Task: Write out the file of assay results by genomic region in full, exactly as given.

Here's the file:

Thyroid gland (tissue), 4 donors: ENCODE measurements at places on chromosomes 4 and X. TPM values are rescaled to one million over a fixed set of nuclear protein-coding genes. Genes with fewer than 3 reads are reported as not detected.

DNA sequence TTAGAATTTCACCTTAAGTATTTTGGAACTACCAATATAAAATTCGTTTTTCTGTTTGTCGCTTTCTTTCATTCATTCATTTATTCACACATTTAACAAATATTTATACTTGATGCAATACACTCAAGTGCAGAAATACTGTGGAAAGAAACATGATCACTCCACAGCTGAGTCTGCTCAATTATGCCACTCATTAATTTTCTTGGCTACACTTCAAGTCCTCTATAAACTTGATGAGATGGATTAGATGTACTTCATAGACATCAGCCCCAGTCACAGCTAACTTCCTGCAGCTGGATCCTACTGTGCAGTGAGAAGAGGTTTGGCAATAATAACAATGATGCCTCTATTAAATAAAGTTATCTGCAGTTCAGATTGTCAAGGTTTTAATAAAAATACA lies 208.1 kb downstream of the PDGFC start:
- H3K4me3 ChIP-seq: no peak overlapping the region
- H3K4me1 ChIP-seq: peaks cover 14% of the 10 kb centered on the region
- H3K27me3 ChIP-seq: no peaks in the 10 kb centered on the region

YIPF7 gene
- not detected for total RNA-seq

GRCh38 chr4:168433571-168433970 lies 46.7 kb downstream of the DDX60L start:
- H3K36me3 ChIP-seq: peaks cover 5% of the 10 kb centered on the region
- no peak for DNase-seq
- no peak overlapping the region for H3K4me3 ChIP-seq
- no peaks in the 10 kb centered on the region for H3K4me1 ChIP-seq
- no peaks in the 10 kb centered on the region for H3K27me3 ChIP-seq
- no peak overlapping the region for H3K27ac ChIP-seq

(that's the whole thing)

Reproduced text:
Thyroid gland (tissue), 4 donors: ENCODE measurements at places on chromosomes 4 and X. TPM values are rescaled to one million over a fixed set of nuclear protein-coding genes. Genes with fewer than 3 reads are reported as not detected.

DNA sequence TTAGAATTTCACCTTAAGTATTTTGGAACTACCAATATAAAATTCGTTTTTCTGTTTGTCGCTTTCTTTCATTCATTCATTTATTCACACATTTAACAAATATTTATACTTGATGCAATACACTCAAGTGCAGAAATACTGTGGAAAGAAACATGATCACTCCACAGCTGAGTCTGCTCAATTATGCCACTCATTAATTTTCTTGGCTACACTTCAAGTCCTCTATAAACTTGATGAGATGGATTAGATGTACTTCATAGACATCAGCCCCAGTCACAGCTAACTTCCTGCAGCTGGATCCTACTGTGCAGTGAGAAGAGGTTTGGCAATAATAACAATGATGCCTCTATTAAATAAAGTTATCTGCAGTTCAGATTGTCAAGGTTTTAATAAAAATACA lies 208.1 kb downstream of the PDGFC start:
- H3K4me3 ChIP-seq: no peak overlapping the region
- H3K4me1 ChIP-seq: peaks cover 14% of the 10 kb centered on the region
- H3K27me3 ChIP-seq: no peaks in the 10 kb centered on the region

YIPF7 gene
- not detected for total RNA-seq

GRCh38 chr4:168433571-168433970 lies 46.7 kb downstream of the DDX60L start:
- H3K36me3 ChIP-seq: peaks cover 5% of the 10 kb centered on the region
- no peak for DNase-seq
- no peak overlapping the region for H3K4me3 ChIP-seq
- no peaks in the 10 kb centered on the region for H3K4me1 ChIP-seq
- no peaks in the 10 kb centered on the region for H3K27me3 ChIP-seq
- no peak overlapping the region for H3K27ac ChIP-seq